Boro luminaries look back on a great year

Boro luminaries look back on a great year

With 2011 upon us, we asked borough luminaries to reflect on this past year in Brooklyn. Here’s what they had to say:

“This was the year I came to Brooklyn, bringing all of my memories, ghosts, and dreams with me. I grew up hearing story after story from my mother about her childhood in Sheepshead Bay. A natural entertainer, she would imitate her brothers, sisters, parents, cousins, aunts, and uncles, all of whom lived together near Avenue X. I’m sure I got my love of the theater from my mother’s stories, which usually extended into impersonations of the stars of her time – Danny Kaye, Louis Chevalier, Ethel Merman, and more. I came full circle this year when I became the executive director of Kingsborough Performing Arts Center where we present artists from all over the world that I know my mother would just love to impersonate.”
— Anna Becker, executive director, Kingsborough Performing Arts Center

“For me, small businesses were the big story for Brooklyn in 2010. On Brooklyn Based, we frequently report on start-ups, and in 2010 we covered a ton of new borough businesses including Snap Goods, Eastern District, Ovenly, and ioby. In the midst of a recession, Brooklyn’s climate of creative entrepreneurialism has come to define us. On a personal level, we’re also a small business, and we’ve had a bang-up year. My husband, who is an owner at The Meat Hook, my Brooklyn Based partners and I have all chosen to live, work and build in Brooklyn and I’m thrilled to see so many others doing the same.”
— Annaliese Griffin, senior editor, Brooklyn Based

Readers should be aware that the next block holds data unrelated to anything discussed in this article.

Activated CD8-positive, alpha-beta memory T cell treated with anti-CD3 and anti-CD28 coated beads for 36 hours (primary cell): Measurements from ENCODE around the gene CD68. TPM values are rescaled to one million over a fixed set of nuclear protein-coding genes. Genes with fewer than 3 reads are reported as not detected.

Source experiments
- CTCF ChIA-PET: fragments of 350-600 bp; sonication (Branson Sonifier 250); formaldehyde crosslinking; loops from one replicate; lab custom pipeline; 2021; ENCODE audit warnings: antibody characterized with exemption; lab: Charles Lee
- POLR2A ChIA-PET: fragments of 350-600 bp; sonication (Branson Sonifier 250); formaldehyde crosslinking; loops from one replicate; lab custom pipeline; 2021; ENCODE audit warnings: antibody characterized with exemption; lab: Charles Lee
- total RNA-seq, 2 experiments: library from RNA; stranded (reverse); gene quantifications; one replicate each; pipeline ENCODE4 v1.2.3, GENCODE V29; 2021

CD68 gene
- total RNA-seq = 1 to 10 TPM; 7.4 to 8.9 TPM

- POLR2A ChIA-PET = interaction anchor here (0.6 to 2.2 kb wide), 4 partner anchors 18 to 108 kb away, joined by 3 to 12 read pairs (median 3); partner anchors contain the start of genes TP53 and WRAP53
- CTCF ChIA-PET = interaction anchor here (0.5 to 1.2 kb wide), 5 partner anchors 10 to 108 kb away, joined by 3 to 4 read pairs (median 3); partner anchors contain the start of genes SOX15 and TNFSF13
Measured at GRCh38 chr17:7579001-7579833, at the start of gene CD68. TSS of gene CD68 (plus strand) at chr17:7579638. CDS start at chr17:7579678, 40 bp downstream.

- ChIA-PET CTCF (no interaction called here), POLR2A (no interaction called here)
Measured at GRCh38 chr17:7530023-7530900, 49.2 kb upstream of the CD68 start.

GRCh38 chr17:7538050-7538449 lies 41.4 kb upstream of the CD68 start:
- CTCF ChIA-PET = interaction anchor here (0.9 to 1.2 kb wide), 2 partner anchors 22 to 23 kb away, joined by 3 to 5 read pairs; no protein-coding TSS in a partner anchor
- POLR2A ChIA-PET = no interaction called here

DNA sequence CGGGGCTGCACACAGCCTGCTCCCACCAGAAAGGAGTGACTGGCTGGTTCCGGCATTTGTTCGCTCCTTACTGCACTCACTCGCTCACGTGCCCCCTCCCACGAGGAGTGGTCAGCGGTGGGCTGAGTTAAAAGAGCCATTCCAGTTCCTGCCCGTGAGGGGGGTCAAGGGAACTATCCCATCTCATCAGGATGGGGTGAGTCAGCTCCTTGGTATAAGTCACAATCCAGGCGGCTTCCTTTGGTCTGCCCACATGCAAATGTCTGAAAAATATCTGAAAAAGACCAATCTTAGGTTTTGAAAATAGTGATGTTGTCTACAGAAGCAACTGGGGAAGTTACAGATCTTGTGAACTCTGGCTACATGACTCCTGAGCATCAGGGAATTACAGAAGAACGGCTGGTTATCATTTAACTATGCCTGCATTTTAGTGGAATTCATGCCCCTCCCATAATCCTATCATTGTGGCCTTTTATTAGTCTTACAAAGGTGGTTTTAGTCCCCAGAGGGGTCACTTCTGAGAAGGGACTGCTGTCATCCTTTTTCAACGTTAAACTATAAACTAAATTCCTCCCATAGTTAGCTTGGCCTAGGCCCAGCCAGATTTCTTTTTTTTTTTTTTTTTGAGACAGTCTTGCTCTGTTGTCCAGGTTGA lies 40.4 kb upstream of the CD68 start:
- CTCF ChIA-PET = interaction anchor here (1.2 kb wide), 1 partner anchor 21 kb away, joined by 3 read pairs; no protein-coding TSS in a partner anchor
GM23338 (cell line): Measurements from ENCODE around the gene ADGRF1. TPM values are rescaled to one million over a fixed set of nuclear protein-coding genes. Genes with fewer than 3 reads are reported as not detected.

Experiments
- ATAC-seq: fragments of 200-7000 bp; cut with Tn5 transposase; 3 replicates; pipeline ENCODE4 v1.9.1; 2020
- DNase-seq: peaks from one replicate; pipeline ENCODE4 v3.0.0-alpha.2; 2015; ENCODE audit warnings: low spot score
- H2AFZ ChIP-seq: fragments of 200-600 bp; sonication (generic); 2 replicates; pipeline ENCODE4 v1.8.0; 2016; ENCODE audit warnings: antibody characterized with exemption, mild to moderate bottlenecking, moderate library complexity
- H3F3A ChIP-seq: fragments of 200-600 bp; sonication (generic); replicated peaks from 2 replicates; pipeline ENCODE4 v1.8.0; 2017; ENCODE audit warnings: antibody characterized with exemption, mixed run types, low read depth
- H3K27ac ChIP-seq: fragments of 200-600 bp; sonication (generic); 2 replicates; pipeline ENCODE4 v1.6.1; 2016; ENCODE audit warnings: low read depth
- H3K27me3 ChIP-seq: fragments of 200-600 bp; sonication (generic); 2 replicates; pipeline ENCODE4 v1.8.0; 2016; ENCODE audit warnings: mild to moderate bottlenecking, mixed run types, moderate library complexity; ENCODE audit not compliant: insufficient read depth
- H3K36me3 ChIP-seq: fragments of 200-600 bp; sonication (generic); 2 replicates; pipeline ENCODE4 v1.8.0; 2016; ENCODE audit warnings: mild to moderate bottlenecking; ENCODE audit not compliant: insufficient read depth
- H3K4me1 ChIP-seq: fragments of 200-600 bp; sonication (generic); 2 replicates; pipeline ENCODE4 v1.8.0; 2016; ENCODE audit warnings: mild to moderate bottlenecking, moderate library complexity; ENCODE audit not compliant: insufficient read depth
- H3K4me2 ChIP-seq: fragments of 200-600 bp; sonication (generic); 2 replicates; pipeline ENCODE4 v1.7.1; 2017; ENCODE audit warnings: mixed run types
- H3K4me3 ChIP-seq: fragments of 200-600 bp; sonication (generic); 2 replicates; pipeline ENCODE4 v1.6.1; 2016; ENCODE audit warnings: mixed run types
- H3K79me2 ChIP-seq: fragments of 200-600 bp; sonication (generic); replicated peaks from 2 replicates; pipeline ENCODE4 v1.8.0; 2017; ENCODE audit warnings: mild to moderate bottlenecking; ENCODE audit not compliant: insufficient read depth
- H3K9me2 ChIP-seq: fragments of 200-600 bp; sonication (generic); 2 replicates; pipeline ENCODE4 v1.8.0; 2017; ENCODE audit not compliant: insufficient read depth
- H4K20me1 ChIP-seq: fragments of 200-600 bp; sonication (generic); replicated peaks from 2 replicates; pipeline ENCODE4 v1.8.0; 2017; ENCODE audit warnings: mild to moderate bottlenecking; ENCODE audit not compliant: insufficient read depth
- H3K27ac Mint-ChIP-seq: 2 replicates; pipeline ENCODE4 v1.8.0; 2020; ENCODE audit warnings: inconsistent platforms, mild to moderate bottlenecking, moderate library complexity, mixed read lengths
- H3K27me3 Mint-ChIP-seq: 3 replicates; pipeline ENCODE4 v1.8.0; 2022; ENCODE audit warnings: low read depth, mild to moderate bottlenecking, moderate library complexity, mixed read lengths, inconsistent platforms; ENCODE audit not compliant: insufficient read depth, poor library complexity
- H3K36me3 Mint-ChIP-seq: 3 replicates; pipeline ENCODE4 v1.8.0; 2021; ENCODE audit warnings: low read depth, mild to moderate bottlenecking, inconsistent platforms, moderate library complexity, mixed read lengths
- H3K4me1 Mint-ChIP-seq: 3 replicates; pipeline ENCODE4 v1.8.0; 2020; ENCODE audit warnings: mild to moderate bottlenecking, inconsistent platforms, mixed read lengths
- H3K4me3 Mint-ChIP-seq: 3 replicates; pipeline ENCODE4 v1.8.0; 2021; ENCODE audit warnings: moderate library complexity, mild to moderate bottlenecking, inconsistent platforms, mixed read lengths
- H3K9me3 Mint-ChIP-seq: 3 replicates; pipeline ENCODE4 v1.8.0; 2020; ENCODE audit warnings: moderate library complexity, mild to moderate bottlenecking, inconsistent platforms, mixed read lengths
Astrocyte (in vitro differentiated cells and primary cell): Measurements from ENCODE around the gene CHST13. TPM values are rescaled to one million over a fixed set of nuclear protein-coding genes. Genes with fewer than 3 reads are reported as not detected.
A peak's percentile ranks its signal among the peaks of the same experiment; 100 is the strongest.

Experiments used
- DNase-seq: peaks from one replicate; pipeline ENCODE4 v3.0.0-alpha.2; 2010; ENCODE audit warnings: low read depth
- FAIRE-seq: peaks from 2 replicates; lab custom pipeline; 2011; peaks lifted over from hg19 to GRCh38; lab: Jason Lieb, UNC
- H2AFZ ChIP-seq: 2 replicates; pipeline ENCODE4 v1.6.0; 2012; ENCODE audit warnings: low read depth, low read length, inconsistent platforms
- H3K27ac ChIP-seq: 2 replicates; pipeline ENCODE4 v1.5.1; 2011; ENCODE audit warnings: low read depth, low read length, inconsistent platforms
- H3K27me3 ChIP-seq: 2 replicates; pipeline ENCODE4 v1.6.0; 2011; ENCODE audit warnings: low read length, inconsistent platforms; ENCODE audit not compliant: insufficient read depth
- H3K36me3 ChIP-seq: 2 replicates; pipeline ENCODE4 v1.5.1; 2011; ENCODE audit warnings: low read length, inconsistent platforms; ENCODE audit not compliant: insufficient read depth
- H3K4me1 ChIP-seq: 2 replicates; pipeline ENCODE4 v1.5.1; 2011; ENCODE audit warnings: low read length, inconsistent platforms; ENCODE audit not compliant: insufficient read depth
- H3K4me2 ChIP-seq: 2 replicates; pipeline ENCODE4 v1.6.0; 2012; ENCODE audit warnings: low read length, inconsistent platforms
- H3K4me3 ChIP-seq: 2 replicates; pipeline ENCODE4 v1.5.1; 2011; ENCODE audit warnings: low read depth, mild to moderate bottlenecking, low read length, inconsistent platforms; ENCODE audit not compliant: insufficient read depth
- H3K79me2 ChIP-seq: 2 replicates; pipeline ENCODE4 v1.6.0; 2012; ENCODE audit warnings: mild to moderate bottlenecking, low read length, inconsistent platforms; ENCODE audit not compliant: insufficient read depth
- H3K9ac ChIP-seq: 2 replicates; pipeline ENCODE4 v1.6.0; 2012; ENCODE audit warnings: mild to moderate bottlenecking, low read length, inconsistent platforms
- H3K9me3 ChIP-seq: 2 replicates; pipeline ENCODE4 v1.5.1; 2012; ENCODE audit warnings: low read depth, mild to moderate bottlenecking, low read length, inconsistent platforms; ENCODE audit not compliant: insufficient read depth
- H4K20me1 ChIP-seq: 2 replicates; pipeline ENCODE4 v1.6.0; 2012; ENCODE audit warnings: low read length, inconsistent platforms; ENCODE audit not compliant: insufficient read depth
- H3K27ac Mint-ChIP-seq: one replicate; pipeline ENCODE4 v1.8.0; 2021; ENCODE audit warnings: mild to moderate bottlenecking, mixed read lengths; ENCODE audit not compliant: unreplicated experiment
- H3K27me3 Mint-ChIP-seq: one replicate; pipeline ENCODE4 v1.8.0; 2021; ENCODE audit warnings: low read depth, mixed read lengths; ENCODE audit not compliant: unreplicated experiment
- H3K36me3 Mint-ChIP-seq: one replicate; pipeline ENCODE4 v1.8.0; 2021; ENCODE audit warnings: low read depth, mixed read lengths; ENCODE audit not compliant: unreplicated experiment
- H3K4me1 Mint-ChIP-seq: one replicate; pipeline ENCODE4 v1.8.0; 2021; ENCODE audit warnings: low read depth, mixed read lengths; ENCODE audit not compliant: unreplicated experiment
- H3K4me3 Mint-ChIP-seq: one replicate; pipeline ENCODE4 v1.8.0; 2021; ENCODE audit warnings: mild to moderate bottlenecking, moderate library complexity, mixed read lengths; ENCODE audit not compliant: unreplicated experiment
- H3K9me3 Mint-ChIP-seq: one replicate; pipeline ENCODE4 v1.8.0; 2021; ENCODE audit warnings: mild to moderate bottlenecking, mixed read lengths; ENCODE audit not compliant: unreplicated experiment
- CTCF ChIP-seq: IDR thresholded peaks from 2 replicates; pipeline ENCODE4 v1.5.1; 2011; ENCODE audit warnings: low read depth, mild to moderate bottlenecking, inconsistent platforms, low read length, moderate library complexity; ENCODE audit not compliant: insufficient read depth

“One of the many great moments in DUMBO this year was watching the World Cup under The Archway with thousands of soccer enthusiasts. The games brought together fans from all over the city, new friends were made, and the energy was contagious!”
— Jane Kojima, spokeswoman, DUMBO Improvement District

“Joy to the waterfront! The opening of Brooklyn Bridge Park’s Piers 1 and 6 was a highlight of 2010. After 25 years of advocacy, we — the community, elected officials, civic and environmental groups — successfully transformed a set of abandoned, industrial piers into one of the most magnificent stretches of waterfront in the world. Thousands of visitors flocked to the sweeping lawns of Pier 1 and the adventure playgrounds of Pier 6. And there’s more to come. With the city’s commitment of $55 million in additional funding to complete Brooklyn Bridge Park, we are at the onset of a new era in New York City’s enjoyment of our waterfront.”
— Nancy Webster, executive director, Brooklyn Bridge Park Conservancy

“This year represented a push towards the democratization of the city culinary landscape, with the line between professional and amateur chefs blurred even further. Perfect examples are the home chefs competing in local cookoffs like the Food Experiments, or the dozens of newly created Brooklyn food businesses or even attempted virtual restaurants selling the likes of lobster rolls or grilled cheese sandwiches directly from home apartments. Even lawyers are quitting their day jobs and opening up Canadian smoked-meat restaurants on a whim (I love Mile End). All while restaurant chefs turned their backs on fancy concepts and leaned towards serving cheap, soul-satisfying American comfort dishes like fried chicken, mac ’n’ cheese, pizza and hamburgers. If the food world was a political spectrum, we would all be overweight centrists by now. Maybe we all need backyard vegetable gardens, like the White House does, in order to lose weight in 2011?”
— Nick Suarez, co-founder, The Food Experiments